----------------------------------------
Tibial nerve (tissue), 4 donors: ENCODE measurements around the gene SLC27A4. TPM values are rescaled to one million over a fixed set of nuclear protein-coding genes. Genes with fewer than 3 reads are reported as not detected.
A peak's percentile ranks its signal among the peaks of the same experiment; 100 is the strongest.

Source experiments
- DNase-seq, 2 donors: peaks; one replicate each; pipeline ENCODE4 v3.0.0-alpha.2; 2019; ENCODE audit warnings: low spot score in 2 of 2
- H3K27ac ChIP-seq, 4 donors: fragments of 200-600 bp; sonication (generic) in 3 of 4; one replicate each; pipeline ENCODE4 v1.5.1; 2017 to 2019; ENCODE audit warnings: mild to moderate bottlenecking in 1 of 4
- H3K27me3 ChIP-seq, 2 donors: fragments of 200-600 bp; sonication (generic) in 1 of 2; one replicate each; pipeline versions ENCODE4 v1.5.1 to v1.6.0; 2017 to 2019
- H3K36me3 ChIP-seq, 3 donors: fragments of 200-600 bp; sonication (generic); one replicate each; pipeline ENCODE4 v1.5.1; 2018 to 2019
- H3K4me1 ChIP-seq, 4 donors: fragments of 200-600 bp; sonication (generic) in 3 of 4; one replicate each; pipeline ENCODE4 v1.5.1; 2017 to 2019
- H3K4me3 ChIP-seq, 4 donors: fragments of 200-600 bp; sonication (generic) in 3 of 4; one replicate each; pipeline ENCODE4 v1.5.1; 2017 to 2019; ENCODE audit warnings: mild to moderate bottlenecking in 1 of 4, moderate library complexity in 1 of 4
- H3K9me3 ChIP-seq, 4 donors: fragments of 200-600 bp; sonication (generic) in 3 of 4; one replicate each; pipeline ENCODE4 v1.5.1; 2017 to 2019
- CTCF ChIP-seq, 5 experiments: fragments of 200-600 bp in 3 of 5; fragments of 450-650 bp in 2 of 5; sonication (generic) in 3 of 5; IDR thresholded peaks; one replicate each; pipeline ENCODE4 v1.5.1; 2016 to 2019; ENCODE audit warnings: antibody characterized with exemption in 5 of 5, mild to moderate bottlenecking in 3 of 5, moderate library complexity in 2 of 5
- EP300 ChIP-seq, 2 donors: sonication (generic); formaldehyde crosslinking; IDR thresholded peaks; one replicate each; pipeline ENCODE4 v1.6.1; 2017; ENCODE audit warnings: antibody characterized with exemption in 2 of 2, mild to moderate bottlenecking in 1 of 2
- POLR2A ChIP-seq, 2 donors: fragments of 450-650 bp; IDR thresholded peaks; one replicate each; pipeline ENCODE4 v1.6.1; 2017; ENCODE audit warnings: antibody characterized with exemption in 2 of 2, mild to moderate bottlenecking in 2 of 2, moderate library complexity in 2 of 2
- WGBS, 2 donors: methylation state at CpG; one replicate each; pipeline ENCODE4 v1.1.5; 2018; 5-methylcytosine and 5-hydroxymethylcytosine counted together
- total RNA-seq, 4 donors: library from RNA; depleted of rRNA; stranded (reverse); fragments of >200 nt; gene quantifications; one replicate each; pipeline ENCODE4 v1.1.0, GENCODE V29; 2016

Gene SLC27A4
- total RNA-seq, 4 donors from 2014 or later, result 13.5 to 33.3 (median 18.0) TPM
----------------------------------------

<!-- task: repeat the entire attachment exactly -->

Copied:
Tibial nerve (tissue), 4 donors: ENCODE measurements around the gene SLC27A4. TPM values are rescaled to one million over a fixed set of nuclear protein-coding genes. Genes with fewer than 3 reads are reported as not detected.
A peak's percentile ranks its signal among the peaks of the same experiment; 100 is the strongest.

Source experiments
- DNase-seq, 2 donors: peaks; one replicate each; pipeline ENCODE4 v3.0.0-alpha.2; 2019; ENCODE audit warnings: low spot score in 2 of 2
- H3K27ac ChIP-seq, 4 donors: fragments of 200-600 bp; sonication (generic) in 3 of 4; one replicate each; pipeline ENCODE4 v1.5.1; 2017 to 2019; ENCODE audit warnings: mild to moderate bottlenecking in 1 of 4
- H3K27me3 ChIP-seq, 2 donors: fragments of 200-600 bp; sonication (generic) in 1 of 2; one replicate each; pipeline versions ENCODE4 v1.5.1 to v1.6.0; 2017 to 2019
- H3K36me3 ChIP-seq, 3 donors: fragments of 200-600 bp; sonication (generic); one replicate each; pipeline ENCODE4 v1.5.1; 2018 to 2019
- H3K4me1 ChIP-seq, 4 donors: fragments of 200-600 bp; sonication (generic) in 3 of 4; one replicate each; pipeline ENCODE4 v1.5.1; 2017 to 2019
- H3K4me3 ChIP-seq, 4 donors: fragments of 200-600 bp; sonication (generic) in 3 of 4; one replicate each; pipeline ENCODE4 v1.5.1; 2017 to 2019; ENCODE audit warnings: mild to moderate bottlenecking in 1 of 4, moderate library complexity in 1 of 4
- H3K9me3 ChIP-seq, 4 donors: fragments of 200-600 bp; sonication (generic) in 3 of 4; one replicate each; pipeline ENCODE4 v1.5.1; 2017 to 2019
- CTCF ChIP-seq, 5 experiments: fragments of 200-600 bp in 3 of 5; fragments of 450-650 bp in 2 of 5; sonication (generic) in 3 of 5; IDR thresholded peaks; one replicate each; pipeline ENCODE4 v1.5.1; 2016 to 2019; ENCODE audit warnings: antibody characterized with exemption in 5 of 5, mild to moderate bottlenecking in 3 of 5, moderate library complexity in 2 of 5
- EP300 ChIP-seq, 2 donors: sonication (generic); formaldehyde crosslinking; IDR thresholded peaks; one replicate each; pipeline ENCODE4 v1.6.1; 2017; ENCODE audit warnings: antibody characterized with exemption in 2 of 2, mild to moderate bottlenecking in 1 of 2
- POLR2A ChIP-seq, 2 donors: fragments of 450-650 bp; IDR thresholded peaks; one replicate each; pipeline ENCODE4 v1.6.1; 2017; ENCODE audit warnings: antibody characterized with exemption in 2 of 2, mild to moderate bottlenecking in 2 of 2, moderate library complexity in 2 of 2
- WGBS, 2 donors: methylation state at CpG; one replicate each; pipeline ENCODE4 v1.1.5; 2018; 5-methylcytosine and 5-hydroxymethylcytosine counted together
- total RNA-seq, 4 donors: library from RNA; depleted of rRNA; stranded (reverse); fragments of >200 nt; gene quantifications; one replicate each; pipeline ENCODE4 v1.1.0, GENCODE V29; 2016

Gene SLC27A4
- total RNA-seq, 4 donors from 2014 or later, result 13.5 to 33.3 (median 18.0) TPM